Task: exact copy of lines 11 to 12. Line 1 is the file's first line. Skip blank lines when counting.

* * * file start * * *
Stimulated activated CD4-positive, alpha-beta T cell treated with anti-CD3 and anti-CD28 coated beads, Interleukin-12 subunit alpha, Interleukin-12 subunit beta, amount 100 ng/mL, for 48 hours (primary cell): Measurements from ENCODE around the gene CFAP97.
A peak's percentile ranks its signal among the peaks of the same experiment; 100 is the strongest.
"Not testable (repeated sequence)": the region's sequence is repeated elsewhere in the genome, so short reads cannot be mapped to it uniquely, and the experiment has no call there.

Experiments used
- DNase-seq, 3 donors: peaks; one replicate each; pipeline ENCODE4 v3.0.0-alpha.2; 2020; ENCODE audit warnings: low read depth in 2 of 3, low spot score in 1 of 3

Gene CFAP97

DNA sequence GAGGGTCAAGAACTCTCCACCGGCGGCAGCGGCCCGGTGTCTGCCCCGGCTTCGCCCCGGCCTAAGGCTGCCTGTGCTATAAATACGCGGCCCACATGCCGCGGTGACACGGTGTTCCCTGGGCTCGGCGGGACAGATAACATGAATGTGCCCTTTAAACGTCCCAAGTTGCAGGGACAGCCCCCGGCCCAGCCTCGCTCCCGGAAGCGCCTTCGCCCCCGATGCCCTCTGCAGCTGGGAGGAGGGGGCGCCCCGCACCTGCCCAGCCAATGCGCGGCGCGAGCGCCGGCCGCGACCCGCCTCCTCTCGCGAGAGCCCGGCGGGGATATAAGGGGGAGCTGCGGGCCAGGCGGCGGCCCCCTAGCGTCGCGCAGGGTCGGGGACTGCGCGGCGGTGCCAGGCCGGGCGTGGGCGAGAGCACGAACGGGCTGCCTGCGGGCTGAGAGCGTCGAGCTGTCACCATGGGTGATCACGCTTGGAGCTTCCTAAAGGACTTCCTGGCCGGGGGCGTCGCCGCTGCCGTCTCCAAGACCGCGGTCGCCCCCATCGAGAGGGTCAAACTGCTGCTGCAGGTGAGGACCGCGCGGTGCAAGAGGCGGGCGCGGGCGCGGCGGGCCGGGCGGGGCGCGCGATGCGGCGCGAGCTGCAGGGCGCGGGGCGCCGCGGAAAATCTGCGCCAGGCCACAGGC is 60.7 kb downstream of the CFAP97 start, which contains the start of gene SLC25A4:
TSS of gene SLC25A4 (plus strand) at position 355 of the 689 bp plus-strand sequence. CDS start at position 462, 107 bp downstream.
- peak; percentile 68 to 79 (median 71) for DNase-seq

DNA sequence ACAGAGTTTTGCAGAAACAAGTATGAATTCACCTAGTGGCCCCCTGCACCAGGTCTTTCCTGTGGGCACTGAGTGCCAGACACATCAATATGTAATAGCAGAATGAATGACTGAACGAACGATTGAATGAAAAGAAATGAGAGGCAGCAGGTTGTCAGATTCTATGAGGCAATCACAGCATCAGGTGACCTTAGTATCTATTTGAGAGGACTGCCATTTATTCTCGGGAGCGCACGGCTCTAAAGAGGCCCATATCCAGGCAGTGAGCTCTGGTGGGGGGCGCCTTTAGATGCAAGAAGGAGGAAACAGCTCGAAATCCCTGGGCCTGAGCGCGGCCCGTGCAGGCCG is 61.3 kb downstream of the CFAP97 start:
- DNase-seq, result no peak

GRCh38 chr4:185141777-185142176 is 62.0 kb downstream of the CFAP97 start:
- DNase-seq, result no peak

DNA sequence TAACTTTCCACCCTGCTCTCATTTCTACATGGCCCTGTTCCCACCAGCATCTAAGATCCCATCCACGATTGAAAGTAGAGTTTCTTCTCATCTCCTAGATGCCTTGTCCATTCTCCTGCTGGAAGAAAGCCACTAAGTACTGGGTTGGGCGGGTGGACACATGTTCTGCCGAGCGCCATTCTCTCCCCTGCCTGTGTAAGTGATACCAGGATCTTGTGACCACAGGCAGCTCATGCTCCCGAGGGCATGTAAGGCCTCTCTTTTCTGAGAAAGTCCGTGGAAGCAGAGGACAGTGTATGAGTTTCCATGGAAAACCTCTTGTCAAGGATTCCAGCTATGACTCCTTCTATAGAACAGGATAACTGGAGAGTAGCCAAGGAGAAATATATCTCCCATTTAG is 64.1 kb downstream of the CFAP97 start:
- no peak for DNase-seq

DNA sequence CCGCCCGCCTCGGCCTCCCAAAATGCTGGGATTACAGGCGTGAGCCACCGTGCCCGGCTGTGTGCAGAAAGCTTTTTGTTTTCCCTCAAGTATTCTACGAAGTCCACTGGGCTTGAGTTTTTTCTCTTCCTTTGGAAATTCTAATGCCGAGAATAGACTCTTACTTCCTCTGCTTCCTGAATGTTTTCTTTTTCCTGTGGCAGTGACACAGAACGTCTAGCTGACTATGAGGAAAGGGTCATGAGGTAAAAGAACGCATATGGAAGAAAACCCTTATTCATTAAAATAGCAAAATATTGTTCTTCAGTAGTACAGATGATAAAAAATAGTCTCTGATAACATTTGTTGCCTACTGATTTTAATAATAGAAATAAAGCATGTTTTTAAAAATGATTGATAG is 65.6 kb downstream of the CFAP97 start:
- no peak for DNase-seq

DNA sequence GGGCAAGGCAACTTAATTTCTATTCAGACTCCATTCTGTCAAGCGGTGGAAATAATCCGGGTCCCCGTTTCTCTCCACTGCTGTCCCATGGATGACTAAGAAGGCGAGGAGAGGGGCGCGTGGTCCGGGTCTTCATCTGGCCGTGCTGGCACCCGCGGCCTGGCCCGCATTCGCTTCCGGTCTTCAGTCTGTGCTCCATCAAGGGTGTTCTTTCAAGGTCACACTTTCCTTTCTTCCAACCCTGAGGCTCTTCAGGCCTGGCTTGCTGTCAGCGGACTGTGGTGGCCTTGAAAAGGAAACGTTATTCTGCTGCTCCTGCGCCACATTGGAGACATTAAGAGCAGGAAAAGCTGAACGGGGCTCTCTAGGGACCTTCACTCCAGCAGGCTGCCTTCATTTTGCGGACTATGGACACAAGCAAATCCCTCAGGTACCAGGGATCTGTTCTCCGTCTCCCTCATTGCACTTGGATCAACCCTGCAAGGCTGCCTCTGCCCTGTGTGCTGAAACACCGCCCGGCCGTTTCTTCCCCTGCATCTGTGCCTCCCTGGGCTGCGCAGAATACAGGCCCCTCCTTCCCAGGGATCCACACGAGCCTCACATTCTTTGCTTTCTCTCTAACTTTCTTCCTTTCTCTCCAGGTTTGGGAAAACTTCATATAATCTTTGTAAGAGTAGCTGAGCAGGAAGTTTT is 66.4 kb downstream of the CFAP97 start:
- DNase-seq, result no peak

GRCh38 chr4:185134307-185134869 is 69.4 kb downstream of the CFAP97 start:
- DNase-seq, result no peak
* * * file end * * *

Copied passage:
- DNase-seq, result no peak

GRCh38 chr4:185141777-185142176 is 62.0 kb downstream of the CFAP97 start: